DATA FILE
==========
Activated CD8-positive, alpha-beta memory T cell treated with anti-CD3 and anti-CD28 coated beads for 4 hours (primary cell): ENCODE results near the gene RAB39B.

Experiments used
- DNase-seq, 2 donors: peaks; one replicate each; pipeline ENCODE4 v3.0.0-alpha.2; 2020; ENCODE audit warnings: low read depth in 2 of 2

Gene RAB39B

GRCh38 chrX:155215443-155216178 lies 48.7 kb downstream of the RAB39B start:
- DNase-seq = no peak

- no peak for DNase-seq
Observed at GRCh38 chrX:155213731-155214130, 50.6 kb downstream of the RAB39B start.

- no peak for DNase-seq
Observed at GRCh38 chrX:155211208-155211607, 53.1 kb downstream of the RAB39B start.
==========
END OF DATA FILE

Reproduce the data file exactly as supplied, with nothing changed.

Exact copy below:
Activated CD8-positive, alpha-beta memory T cell treated with anti-CD3 and anti-CD28 coated beads for 4 hours (primary cell): ENCODE results near the gene RAB39B.

Experiments used
- DNase-seq, 2 donors: peaks; one replicate each; pipeline ENCODE4 v3.0.0-alpha.2; 2020; ENCODE audit warnings: low read depth in 2 of 2

Gene RAB39B

GRCh38 chrX:155215443-155216178 lies 48.7 kb downstream of the RAB39B start:
- DNase-seq = no peak

- no peak for DNase-seq
Observed at GRCh38 chrX:155213731-155214130, 50.6 kb downstream of the RAB39B start.

- no peak for DNase-seq
Observed at GRCh38 chrX:155211208-155211607, 53.1 kb downstream of the RAB39B start.